by Brad Hafford
West London was, as always, abuzz. Even at 4:00 AM on a chilly November Tuesday, electric motorcars whirred down Kings Road, zipping people along, early to work or late from parties. The residential side streets, however, were quiet. Lined with parked cars, occasional street lamps, and darkened flats, they dozed peacefully. Ornate houses huddled in gracefully curving queues, awaiting the sunrise with little attention to the two figures loitering outside their narrow, iron-fenced entryways.
“There it is, innit?” the scrawnier figure said, pointing to a parked car. “D’ya see?”
The taller man stared intently at the vehicle. “See what?” he said, his breath misting in the frosty air.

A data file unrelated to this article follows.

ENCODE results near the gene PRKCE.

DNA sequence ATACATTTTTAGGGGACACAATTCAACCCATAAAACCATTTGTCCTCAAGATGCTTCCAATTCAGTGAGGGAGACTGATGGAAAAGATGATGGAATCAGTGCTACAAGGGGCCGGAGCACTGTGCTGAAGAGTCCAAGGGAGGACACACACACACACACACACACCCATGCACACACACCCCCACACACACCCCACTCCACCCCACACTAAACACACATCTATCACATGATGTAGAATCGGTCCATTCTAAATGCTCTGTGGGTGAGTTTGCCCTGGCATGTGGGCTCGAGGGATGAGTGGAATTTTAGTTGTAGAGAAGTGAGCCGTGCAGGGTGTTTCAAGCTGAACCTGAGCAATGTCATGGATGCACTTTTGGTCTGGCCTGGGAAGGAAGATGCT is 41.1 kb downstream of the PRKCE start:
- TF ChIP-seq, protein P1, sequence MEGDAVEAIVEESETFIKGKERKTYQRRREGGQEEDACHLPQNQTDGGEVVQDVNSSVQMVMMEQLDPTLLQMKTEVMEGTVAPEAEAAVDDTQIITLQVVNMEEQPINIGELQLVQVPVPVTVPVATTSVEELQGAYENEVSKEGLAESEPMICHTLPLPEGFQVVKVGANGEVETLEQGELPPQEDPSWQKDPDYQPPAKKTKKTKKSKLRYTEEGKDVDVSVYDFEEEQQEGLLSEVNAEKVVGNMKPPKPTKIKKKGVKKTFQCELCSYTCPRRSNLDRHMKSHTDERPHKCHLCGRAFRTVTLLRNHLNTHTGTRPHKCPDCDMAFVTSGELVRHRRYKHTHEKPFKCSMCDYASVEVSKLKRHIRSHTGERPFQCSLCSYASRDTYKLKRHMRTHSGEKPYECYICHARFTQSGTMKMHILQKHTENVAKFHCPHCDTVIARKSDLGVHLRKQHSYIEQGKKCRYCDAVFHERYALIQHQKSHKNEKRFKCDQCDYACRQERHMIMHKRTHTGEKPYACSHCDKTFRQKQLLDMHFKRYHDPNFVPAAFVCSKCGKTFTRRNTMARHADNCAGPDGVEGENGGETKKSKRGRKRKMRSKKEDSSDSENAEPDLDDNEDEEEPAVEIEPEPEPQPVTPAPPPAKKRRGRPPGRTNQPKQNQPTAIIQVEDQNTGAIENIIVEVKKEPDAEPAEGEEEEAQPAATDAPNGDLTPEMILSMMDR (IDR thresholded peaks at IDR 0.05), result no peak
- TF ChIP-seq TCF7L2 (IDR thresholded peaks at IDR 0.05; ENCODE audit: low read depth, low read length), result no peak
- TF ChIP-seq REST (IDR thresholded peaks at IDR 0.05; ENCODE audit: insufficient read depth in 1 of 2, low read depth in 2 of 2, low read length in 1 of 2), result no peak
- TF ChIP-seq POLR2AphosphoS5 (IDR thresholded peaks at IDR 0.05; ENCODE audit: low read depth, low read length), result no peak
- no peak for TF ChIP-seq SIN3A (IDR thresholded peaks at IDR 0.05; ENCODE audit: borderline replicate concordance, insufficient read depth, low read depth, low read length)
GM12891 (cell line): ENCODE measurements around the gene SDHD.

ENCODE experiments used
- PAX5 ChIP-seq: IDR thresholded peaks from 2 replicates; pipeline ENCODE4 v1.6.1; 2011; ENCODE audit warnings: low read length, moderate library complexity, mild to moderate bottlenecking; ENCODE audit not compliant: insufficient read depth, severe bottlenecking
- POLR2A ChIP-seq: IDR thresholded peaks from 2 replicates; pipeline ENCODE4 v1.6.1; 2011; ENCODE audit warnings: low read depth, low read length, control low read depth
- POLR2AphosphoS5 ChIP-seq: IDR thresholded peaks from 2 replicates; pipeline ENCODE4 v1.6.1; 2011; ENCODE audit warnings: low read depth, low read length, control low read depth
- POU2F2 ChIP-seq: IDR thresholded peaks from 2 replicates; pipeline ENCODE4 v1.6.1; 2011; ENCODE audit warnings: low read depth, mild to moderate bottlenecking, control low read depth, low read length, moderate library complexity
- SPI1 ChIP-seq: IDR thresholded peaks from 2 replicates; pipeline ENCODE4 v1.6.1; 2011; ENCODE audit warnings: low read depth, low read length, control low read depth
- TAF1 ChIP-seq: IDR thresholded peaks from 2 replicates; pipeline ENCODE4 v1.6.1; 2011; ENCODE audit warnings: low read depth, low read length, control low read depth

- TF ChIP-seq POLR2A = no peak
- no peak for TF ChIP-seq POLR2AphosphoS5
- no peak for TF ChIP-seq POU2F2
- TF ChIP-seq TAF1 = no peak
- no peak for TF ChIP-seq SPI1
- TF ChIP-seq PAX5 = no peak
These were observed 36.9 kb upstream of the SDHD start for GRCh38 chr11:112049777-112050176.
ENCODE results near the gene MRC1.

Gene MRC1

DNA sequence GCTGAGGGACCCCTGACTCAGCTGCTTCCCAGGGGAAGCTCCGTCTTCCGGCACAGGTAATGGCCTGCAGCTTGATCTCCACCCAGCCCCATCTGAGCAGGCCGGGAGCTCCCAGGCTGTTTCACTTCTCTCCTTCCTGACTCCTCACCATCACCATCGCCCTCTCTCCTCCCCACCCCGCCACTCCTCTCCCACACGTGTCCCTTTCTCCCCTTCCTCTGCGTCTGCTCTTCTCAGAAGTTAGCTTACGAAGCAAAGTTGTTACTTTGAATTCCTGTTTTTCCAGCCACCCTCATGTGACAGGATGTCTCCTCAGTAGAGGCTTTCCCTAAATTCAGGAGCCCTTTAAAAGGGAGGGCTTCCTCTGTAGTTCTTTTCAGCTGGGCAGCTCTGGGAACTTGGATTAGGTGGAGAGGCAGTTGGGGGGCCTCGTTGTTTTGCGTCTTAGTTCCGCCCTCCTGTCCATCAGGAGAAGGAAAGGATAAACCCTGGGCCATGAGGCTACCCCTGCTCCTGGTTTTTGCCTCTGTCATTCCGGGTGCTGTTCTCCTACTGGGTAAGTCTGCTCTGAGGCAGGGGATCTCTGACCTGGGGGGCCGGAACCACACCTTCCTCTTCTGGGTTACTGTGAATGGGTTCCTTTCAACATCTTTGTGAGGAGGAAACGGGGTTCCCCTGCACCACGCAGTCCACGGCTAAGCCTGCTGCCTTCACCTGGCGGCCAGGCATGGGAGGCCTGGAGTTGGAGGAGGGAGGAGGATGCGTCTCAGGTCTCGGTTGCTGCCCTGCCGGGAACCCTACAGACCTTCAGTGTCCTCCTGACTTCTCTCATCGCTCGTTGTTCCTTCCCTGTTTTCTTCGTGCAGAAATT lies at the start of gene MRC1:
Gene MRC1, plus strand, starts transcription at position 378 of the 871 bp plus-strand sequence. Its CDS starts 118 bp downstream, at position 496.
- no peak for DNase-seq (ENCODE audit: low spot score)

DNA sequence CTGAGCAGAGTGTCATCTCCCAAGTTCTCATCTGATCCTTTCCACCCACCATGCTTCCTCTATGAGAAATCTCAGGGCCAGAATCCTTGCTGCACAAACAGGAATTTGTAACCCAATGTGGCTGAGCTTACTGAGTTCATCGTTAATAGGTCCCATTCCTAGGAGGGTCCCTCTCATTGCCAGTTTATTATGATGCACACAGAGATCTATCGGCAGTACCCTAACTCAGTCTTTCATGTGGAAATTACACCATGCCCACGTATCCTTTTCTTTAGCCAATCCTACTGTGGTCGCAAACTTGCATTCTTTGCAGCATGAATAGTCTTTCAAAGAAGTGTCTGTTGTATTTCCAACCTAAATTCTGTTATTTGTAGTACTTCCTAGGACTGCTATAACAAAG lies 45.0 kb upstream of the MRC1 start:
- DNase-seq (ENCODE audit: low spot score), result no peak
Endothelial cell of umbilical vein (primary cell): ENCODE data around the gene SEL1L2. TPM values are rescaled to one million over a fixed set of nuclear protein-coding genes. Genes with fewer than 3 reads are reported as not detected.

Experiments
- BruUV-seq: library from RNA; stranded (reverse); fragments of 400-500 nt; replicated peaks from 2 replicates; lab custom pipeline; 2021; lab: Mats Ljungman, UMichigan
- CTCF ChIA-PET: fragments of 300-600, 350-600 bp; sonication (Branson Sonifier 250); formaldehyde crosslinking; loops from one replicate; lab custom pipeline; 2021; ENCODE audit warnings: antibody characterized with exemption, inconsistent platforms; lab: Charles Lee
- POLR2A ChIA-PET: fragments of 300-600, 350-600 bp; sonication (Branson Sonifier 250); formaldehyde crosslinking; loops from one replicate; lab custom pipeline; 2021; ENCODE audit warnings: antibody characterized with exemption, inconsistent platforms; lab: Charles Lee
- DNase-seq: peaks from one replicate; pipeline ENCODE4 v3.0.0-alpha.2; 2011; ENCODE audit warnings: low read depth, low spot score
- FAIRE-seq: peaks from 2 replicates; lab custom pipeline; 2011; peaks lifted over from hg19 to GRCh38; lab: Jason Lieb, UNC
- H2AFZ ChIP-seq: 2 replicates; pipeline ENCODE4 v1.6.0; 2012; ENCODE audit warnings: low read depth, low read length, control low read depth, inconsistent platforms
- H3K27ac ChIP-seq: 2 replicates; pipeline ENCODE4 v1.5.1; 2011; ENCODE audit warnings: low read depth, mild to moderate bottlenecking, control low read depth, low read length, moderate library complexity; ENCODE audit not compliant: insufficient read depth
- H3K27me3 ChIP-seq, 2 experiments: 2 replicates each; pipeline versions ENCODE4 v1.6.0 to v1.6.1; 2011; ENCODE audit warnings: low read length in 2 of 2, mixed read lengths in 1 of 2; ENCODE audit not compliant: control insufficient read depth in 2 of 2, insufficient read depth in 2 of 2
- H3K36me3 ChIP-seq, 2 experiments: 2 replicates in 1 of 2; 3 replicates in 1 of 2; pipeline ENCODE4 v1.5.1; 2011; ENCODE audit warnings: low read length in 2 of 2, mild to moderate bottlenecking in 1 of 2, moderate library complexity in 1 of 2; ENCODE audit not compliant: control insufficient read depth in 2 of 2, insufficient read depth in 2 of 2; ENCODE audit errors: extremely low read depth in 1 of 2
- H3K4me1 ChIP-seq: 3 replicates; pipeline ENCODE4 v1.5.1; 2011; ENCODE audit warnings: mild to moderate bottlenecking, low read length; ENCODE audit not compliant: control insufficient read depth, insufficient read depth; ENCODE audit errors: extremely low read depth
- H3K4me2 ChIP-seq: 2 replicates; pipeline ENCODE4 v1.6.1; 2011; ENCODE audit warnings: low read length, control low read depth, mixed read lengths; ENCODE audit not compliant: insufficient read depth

Their eyes were fixed on a car sitting at the curb of a constricted street in Chelsea, part of the fashionable Kensington district. It was a brown cabriolet with a weather-worn faux leather top. An aging example, its low-light number plates showed it to be registered ten years previously. Its MOT and inspection were up to date, but its bonnet was dented and its windscreen cracked. Such an automobile did not belong in Chelsea. But neither did the two men examining it.
The smaller of the two impatiently tugged on the grey flatcap he wore. “Pay attention, Mik,” he sniped. “We in’t got all night.” Clipped words and rounded vowels marked his speech. The bells of St. Mary’s were ancient history and the East End had long since been gentrified, but he was retro-Cockney.
“I’m paying as much attention as I’ve got, Artie. More, really. I just don’t see it.”
“It’s a slight vibration, see. An ’ologram shift called glitching. The generator keeps the image dynamic, right. So it has to refresh at a specific rate.” He tapped his nose, a signal that he was imparting secrets. “Oy, there it goes again!”
“I still don’t see it.”
“And you fink you got what it takes to be a Techno-Rat?” (Continue Reading…)